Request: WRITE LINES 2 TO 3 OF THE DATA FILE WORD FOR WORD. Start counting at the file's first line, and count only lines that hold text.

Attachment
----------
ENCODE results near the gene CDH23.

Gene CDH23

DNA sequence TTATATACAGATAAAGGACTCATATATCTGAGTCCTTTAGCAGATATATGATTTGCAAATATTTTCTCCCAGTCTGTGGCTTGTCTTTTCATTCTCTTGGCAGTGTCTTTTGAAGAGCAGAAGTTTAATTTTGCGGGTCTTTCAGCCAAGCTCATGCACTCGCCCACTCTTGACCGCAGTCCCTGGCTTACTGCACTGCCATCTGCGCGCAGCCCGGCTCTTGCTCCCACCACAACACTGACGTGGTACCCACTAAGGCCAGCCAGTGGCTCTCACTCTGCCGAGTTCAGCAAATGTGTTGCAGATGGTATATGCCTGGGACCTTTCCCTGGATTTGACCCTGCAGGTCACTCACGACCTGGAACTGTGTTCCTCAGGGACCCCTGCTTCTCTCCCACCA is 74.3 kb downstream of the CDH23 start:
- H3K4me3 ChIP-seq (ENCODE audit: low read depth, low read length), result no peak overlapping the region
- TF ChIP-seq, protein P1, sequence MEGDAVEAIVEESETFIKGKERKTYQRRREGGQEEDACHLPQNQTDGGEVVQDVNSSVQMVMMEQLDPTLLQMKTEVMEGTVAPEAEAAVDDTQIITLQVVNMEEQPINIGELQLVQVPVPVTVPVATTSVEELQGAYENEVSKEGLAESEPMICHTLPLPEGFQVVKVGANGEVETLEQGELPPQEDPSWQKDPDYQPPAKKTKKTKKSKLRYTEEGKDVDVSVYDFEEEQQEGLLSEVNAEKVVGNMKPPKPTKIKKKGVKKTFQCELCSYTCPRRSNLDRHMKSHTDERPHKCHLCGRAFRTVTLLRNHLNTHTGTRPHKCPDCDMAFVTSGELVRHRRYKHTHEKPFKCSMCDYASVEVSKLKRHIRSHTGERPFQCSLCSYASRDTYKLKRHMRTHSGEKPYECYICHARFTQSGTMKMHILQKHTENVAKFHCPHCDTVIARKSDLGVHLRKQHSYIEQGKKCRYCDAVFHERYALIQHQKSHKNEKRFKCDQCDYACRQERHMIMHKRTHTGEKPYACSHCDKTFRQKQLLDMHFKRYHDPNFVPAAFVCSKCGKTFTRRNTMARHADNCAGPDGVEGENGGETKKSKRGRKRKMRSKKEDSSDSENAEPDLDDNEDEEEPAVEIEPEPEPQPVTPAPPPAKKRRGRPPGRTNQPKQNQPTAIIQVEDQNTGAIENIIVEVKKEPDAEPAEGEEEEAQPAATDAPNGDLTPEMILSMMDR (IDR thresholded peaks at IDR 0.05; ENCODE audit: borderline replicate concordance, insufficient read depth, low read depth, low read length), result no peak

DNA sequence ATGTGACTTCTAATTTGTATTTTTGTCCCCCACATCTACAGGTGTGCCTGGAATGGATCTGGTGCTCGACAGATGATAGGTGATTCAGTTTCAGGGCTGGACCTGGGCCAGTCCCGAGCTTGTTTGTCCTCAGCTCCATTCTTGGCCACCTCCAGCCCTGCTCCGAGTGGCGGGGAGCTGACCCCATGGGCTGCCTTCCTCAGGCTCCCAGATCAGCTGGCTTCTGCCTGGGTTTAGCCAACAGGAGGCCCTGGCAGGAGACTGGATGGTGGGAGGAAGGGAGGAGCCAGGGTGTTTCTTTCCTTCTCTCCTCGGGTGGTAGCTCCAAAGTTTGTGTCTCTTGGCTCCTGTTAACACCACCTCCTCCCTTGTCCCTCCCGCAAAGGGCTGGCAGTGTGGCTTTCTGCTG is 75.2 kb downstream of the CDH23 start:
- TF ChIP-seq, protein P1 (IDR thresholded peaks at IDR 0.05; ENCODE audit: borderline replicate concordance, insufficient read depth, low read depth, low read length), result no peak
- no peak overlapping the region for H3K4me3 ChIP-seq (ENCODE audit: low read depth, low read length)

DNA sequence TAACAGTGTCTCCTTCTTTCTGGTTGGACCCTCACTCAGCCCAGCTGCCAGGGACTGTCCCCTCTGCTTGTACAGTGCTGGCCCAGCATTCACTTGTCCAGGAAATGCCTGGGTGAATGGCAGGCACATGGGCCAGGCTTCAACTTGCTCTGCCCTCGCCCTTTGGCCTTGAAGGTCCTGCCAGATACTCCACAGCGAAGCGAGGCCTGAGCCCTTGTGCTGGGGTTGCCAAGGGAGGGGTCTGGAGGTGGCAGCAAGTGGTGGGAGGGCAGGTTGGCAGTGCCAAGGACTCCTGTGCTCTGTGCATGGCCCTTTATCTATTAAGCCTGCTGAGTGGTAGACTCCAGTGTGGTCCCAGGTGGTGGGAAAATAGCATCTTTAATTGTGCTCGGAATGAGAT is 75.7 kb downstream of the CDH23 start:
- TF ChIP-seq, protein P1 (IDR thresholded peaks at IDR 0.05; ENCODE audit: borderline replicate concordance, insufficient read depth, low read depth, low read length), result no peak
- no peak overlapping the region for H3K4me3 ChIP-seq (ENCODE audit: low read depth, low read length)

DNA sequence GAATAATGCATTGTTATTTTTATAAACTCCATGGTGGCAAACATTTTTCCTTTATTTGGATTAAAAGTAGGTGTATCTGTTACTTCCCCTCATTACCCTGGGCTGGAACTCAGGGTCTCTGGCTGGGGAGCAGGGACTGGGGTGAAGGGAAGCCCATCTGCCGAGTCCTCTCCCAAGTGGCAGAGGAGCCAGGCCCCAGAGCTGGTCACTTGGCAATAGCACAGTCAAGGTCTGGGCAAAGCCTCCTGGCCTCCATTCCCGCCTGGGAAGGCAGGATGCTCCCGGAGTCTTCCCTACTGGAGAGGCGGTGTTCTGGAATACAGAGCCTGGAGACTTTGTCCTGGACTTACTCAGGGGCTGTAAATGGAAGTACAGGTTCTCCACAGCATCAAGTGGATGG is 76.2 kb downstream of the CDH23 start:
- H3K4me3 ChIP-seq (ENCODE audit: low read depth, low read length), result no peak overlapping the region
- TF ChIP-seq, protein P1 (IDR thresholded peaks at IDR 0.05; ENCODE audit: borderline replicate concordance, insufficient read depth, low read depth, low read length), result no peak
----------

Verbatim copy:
Gene CDH23

DNA sequence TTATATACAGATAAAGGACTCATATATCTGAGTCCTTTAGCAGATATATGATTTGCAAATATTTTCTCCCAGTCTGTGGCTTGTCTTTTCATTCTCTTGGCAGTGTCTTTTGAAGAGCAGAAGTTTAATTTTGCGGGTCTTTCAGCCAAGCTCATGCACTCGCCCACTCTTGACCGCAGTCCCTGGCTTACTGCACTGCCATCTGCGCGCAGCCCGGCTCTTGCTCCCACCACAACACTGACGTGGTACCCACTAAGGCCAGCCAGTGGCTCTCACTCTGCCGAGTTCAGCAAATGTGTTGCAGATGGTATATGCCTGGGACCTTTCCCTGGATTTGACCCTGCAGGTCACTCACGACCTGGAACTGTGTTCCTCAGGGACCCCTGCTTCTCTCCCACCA is 74.3 kb downstream of the CDH23 start: